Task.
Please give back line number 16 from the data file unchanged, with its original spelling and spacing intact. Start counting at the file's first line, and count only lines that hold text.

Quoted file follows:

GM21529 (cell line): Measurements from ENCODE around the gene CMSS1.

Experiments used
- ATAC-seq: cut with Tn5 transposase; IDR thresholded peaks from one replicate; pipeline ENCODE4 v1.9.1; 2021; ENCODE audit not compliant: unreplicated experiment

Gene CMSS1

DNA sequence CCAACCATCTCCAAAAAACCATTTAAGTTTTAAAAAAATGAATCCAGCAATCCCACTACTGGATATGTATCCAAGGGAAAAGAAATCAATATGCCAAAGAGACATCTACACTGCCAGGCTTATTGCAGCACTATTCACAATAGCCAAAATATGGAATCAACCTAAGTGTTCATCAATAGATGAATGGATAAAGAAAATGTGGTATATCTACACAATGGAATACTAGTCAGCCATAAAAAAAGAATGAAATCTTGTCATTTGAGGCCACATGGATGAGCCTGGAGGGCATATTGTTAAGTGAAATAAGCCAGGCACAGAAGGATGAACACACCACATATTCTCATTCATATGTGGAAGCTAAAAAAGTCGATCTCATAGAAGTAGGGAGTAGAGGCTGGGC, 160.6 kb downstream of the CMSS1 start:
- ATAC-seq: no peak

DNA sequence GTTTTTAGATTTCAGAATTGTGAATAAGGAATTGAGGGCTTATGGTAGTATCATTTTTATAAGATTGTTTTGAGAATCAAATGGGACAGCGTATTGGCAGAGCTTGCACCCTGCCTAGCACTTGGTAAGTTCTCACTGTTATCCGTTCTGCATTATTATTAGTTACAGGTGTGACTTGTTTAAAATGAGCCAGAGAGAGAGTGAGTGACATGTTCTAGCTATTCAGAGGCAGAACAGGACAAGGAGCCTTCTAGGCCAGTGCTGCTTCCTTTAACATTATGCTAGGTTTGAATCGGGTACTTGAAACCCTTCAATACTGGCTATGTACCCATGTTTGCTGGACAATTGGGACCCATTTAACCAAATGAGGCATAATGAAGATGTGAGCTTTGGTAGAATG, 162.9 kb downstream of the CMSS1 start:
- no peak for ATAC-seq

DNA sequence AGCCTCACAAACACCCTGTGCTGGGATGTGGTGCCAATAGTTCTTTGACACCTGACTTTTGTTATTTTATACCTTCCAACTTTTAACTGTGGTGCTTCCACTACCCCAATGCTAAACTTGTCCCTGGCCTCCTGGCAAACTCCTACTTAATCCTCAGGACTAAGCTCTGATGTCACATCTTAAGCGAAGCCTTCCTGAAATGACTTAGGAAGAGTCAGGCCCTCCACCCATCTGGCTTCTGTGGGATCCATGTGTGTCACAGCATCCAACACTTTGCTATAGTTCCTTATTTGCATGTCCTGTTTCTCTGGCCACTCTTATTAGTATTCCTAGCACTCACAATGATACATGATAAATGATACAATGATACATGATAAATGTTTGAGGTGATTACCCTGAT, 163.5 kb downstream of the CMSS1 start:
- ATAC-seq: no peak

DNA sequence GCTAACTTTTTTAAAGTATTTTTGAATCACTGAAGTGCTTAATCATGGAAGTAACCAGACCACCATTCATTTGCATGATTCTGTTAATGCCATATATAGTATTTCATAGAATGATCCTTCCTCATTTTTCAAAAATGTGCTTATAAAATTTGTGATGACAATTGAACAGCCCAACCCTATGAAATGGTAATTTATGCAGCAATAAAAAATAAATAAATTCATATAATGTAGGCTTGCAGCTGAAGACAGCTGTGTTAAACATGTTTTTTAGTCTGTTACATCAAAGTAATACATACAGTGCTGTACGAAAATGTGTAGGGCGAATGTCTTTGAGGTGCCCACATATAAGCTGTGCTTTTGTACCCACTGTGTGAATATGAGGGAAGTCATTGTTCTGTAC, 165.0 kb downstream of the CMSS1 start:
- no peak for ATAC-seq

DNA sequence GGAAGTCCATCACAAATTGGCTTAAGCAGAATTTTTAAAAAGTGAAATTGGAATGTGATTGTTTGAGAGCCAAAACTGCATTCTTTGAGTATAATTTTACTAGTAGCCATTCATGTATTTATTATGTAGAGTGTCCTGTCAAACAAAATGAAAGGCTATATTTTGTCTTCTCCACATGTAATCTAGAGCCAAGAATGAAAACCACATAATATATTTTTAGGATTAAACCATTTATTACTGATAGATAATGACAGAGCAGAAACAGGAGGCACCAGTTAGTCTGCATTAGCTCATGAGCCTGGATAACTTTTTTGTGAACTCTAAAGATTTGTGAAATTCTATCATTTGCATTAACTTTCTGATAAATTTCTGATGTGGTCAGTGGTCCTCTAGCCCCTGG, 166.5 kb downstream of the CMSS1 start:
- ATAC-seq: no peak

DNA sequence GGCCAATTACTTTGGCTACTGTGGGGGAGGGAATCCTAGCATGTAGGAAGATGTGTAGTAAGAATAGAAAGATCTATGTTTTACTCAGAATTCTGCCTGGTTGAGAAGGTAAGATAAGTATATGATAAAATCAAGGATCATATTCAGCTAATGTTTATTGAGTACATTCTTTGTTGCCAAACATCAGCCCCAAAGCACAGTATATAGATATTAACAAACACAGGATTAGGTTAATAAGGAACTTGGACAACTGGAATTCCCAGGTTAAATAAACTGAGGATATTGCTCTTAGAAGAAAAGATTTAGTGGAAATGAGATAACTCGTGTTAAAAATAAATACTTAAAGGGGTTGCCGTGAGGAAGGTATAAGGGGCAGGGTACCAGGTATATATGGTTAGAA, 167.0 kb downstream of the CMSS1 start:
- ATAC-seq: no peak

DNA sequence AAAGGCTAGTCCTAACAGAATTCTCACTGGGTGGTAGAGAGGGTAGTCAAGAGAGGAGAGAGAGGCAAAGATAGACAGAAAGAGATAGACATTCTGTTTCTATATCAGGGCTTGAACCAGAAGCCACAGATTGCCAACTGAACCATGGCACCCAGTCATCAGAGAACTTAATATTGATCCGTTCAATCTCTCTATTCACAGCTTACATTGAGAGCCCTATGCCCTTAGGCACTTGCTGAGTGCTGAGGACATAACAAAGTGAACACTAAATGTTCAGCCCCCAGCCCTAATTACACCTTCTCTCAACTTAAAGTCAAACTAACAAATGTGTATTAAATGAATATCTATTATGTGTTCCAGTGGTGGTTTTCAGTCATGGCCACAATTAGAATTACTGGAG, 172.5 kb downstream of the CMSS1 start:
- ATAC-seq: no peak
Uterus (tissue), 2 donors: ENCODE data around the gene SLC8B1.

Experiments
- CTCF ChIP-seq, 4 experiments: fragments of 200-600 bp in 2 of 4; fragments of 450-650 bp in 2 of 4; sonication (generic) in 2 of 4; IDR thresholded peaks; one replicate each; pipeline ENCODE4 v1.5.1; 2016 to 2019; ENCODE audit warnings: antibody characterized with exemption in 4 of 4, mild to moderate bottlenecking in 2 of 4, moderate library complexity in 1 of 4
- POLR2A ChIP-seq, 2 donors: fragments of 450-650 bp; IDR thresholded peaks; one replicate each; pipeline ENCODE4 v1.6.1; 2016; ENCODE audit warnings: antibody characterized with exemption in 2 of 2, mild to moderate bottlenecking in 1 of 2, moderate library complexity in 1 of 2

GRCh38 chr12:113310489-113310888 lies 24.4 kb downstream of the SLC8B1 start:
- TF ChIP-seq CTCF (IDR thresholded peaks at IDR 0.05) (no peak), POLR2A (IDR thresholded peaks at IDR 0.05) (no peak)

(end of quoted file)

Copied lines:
- ATAC-seq: no peak